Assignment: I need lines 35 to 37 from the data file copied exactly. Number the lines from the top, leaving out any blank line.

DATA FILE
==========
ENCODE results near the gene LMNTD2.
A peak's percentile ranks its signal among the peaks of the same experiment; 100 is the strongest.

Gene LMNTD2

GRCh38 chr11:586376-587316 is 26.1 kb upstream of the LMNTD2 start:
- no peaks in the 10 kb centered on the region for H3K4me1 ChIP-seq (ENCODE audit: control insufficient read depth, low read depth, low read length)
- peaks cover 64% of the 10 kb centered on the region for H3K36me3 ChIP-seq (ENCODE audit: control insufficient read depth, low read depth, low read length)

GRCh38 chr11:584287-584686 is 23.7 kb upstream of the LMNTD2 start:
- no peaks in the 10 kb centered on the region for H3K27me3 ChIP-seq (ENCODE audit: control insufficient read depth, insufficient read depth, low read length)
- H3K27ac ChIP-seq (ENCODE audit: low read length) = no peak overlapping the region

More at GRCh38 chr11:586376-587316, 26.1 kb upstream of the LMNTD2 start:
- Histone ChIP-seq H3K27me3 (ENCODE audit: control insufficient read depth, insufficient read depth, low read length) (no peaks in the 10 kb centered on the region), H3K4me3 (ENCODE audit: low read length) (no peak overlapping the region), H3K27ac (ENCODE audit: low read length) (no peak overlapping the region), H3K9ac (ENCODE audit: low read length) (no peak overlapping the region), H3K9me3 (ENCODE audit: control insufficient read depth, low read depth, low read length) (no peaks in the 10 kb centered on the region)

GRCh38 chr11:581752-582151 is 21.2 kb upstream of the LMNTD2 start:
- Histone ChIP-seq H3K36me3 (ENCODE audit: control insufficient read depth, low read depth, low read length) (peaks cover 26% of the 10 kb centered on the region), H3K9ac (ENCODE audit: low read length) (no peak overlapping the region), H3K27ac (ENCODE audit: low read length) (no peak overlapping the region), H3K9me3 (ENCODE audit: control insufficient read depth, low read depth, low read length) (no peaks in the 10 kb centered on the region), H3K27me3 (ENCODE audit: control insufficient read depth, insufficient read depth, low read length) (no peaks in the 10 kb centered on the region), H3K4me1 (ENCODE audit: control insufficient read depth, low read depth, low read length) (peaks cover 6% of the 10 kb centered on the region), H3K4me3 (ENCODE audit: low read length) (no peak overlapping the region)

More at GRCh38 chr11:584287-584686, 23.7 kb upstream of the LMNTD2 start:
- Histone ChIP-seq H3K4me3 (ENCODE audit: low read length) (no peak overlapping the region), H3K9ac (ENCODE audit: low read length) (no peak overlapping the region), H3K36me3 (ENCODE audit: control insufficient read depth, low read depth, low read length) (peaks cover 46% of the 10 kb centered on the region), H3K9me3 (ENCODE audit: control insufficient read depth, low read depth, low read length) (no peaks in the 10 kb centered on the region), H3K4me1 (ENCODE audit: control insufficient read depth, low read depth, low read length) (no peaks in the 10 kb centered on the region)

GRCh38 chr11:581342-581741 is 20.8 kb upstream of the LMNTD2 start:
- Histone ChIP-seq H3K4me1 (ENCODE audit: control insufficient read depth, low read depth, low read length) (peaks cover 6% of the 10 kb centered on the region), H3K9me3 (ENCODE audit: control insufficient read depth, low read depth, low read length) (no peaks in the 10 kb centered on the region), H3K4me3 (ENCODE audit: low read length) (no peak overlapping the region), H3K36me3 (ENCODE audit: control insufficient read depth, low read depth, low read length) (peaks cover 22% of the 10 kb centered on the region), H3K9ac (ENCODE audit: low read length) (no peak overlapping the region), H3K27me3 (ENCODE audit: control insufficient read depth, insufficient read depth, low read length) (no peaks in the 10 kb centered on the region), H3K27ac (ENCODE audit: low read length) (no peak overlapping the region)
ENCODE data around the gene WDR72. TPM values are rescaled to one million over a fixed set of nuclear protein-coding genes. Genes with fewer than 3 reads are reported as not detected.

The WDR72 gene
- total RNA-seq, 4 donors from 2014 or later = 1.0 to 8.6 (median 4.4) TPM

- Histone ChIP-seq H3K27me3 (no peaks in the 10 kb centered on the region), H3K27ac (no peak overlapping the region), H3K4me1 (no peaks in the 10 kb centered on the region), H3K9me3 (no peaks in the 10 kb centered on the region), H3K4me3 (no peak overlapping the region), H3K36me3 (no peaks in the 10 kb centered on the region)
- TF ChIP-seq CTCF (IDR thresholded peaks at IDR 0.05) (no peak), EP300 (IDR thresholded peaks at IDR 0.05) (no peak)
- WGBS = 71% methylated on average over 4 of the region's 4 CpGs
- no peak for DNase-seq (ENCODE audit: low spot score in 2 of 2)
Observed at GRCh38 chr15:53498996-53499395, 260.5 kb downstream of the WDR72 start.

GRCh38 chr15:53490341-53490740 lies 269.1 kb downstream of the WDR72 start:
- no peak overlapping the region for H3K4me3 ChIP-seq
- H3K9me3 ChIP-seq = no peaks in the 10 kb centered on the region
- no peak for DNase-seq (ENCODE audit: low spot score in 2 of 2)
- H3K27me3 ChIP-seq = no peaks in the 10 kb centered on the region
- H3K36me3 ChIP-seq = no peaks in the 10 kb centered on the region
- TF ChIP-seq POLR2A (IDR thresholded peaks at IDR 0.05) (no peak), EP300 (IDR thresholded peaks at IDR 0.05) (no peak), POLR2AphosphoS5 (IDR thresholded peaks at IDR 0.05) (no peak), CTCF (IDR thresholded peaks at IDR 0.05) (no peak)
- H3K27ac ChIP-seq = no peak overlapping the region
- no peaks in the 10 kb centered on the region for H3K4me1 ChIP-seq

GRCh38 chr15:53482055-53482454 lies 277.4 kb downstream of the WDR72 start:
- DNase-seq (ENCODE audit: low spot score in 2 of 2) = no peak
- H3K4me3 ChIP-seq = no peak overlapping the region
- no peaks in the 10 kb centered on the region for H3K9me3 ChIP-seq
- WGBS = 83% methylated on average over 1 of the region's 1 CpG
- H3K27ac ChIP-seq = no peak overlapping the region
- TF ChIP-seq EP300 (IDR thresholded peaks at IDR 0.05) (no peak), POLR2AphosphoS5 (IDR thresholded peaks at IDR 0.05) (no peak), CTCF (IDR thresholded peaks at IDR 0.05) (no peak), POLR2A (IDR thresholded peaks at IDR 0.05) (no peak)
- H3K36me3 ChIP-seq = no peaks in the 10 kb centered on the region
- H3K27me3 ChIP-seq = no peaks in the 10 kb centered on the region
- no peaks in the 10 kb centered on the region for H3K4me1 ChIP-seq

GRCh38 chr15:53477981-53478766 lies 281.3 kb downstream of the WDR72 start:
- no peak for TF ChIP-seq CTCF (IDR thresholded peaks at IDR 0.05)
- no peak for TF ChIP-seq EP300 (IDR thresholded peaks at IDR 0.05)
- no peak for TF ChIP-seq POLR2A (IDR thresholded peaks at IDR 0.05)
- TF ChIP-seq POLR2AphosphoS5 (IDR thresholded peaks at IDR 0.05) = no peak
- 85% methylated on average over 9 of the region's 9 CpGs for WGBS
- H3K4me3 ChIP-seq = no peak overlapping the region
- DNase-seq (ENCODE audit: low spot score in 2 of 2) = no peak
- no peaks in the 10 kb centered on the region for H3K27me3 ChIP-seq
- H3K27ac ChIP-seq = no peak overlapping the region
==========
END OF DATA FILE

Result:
GRCh38 chr15:53482055-53482454 lies 277.4 kb downstream of the WDR72 start:
- DNase-seq (ENCODE audit: low spot score in 2 of 2) = no peak
- H3K4me3 ChIP-seq = no peak overlapping the region